Though most advanced solid tumors initially respond to genotoxic chemotherapy and/or radiation, the development of resistance is common and portends a poor outcome. This proposal will test the hypothesis that DNA damage in the tissue microenvironment, induced by cancer therapeutics, promotes detrimental tumor cell phenotypes (therapy resistance) through cell non-autonomous mechanisms dictated by non-neoplastic resident cell types. We further hypothesize that inhibiting specific components of this DNA damage secretory program (DDSP) will attenuate therapy resistance and enhance tumor responses. We propose to test this hypothesis through three specific aims.
Aim 1 will determine the ability of specific paracrine-acting DNA-damage Secretory Program (DDSP) proteins to modulate adverse tumor cell behaviors (e.g. therapy resistance) and determine the mechanism(s) by which they do so.
Aim 2 will determine the intracellular signal transduction programs that differentially modulate subsets of effector proteins comprising DDSP.
Aim 3 will determine the consistency of the DDSP across different tumor types and establish the temporal and cell type-specific variability of damage response programs. The successful completion of these aims will alter current concepts of treatment resistance, both to genotoxic and to pathway directed (e.g. EGFR) therapeutics, by shifting the emphasis from intrinsic tumor cell alterations (rare, clonally-selected events) to a context-dependent (genotoxic damage) microenvironment influence on tumor cell phenotypes. Determining the mechanisms by which the DDSP promotes therapy resistance will provide rationale for co-targeting specific DDSP components and/or their regulatory nodes to mitigate microenvironment signals that promote both intrinsic tumor cell programs of resistance (e.g. EMT) and collective effects such as enhanced tumor cell repopulation kinetics.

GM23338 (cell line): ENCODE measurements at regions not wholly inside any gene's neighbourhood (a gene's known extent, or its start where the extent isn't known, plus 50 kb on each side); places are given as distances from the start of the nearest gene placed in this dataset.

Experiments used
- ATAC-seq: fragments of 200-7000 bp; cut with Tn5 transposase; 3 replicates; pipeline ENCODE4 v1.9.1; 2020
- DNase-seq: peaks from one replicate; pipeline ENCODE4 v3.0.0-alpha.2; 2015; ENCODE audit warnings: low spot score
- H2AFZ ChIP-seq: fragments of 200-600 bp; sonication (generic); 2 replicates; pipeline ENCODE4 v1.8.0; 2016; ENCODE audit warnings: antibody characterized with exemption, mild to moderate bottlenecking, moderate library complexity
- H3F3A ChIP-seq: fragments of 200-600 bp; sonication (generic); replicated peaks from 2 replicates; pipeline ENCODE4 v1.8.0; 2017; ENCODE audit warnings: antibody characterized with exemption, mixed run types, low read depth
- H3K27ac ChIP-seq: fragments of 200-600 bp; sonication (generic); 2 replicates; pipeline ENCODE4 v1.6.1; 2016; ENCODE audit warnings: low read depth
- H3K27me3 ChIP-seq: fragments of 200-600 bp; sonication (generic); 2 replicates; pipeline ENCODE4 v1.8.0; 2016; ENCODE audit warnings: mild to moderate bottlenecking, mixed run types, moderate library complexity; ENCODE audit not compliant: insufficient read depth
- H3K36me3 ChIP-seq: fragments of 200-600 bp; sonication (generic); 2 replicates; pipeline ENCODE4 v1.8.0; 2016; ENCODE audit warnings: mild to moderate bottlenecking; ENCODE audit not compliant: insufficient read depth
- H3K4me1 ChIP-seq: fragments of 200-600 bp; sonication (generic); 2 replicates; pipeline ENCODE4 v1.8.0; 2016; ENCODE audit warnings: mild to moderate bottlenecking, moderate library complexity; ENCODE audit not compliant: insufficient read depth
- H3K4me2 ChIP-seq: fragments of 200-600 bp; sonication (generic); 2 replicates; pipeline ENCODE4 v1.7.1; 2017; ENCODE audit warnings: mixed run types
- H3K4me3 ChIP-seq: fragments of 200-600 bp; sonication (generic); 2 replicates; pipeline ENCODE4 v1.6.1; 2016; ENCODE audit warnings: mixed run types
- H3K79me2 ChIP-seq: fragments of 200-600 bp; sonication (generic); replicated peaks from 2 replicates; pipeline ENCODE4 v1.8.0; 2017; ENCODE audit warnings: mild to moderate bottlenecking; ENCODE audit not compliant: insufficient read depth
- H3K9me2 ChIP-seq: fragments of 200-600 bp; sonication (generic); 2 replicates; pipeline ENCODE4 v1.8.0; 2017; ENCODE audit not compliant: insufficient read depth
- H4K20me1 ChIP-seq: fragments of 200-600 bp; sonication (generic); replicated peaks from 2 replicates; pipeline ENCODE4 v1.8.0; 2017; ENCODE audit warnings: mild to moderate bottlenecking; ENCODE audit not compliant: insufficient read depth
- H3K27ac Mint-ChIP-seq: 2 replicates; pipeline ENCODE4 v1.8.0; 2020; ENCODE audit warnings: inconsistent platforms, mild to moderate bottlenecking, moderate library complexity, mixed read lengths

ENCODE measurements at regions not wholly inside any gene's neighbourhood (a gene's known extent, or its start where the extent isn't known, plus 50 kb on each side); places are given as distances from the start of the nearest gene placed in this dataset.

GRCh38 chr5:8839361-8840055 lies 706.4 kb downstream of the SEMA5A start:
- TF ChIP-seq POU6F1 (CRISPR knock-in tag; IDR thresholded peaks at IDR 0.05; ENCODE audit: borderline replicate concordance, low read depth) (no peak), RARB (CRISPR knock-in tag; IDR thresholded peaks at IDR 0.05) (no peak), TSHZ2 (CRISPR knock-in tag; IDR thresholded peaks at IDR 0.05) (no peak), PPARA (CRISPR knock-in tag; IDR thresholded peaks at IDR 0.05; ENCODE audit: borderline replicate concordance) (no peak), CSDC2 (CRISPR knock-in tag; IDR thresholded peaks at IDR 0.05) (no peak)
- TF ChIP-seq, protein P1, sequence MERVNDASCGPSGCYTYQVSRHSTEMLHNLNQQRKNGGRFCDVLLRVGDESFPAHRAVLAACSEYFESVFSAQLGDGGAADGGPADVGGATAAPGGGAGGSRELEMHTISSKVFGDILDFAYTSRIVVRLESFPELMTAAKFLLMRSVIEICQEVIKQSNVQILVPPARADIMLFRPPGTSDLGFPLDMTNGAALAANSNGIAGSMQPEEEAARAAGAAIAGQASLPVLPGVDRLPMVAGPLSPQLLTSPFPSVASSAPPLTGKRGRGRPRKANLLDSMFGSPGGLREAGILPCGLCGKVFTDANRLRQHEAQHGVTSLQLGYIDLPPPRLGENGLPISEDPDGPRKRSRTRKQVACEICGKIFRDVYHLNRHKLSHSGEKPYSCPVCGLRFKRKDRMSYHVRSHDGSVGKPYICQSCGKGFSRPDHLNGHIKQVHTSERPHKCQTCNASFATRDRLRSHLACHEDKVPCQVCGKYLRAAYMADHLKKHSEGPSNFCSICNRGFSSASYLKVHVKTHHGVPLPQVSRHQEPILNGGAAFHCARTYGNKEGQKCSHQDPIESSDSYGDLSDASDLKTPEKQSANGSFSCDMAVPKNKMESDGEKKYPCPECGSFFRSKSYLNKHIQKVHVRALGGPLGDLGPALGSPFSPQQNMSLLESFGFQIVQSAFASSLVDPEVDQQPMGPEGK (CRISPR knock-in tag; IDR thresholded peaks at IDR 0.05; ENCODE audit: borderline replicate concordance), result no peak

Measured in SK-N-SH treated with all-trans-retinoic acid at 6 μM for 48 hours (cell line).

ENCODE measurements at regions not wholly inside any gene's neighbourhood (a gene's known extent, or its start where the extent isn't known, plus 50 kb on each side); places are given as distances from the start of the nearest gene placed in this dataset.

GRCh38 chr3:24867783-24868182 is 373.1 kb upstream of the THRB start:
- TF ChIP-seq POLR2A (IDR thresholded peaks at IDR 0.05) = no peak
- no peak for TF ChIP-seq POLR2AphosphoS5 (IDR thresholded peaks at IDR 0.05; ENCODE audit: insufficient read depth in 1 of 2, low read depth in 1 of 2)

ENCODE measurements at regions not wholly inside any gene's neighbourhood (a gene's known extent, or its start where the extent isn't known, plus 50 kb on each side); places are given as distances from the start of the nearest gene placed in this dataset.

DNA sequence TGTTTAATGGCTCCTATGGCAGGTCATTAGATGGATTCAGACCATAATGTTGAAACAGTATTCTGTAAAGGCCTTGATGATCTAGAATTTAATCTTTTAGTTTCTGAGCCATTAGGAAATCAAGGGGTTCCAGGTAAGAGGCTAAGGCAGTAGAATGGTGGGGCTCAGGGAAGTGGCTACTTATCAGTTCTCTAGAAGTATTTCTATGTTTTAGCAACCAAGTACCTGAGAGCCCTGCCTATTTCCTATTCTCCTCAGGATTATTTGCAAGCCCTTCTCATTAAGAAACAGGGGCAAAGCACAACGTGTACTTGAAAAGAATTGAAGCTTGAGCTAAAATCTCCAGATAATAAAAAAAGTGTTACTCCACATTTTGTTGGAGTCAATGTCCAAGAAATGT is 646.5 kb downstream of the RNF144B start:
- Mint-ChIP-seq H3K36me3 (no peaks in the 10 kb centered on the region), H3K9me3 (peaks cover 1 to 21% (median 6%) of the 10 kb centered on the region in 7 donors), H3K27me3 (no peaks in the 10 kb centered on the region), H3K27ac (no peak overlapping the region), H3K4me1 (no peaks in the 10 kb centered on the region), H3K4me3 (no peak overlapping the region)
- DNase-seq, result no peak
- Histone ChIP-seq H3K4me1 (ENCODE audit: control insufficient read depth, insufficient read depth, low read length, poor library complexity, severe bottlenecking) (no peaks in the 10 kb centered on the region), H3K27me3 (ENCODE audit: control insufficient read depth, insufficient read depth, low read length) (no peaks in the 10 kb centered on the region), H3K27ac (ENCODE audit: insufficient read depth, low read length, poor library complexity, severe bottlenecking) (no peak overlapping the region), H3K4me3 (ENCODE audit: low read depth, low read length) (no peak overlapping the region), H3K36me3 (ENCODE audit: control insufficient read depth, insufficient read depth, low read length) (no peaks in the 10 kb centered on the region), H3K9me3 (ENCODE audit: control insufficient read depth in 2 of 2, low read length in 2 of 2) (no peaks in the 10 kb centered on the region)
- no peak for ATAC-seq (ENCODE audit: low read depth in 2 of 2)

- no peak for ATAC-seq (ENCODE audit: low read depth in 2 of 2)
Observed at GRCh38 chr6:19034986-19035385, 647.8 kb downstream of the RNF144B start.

The tumor microenvironment (TME) is increasingly recognized as a major contributor to the development and progression of malignant neoplasms. We propose to evaluate the original concept that conventional cancer therapeutics, such as ionizing radiation and alkylating drugs, which exert anti-tumor effects through DNA damage, modify the TME to enhance resistance to subsequent treatments, and consequently promote adverse cancer phenotypes.
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